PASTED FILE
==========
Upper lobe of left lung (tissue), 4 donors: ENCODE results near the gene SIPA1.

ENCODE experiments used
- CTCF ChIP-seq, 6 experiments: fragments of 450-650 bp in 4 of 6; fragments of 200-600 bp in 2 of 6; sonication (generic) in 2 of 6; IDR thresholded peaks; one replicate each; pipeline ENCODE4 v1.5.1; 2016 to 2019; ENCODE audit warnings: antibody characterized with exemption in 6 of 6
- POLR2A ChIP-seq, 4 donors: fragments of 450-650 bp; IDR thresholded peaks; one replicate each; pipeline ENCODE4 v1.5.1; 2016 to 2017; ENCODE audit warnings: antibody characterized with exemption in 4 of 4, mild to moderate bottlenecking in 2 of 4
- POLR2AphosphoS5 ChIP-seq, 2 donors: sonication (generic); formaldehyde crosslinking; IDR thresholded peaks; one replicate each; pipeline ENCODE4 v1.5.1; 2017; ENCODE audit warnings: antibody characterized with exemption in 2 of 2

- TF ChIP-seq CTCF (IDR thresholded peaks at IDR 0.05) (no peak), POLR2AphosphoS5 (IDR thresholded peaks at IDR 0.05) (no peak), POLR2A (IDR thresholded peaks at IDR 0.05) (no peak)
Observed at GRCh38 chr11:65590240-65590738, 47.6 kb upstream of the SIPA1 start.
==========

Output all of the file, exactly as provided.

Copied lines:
Upper lobe of left lung (tissue), 4 donors: ENCODE results near the gene SIPA1.

ENCODE experiments used
- CTCF ChIP-seq, 6 experiments: fragments of 450-650 bp in 4 of 6; fragments of 200-600 bp in 2 of 6; sonication (generic) in 2 of 6; IDR thresholded peaks; one replicate each; pipeline ENCODE4 v1.5.1; 2016 to 2019; ENCODE audit warnings: antibody characterized with exemption in 6 of 6
- POLR2A ChIP-seq, 4 donors: fragments of 450-650 bp; IDR thresholded peaks; one replicate each; pipeline ENCODE4 v1.5.1; 2016 to 2017; ENCODE audit warnings: antibody characterized with exemption in 4 of 4, mild to moderate bottlenecking in 2 of 4
- POLR2AphosphoS5 ChIP-seq, 2 donors: sonication (generic); formaldehyde crosslinking; IDR thresholded peaks; one replicate each; pipeline ENCODE4 v1.5.1; 2017; ENCODE audit warnings: antibody characterized with exemption in 2 of 2

- TF ChIP-seq CTCF (IDR thresholded peaks at IDR 0.05) (no peak), POLR2AphosphoS5 (IDR thresholded peaks at IDR 0.05) (no peak), POLR2A (IDR thresholded peaks at IDR 0.05) (no peak)
Observed at GRCh38 chr11:65590240-65590738, 47.6 kb upstream of the SIPA1 start.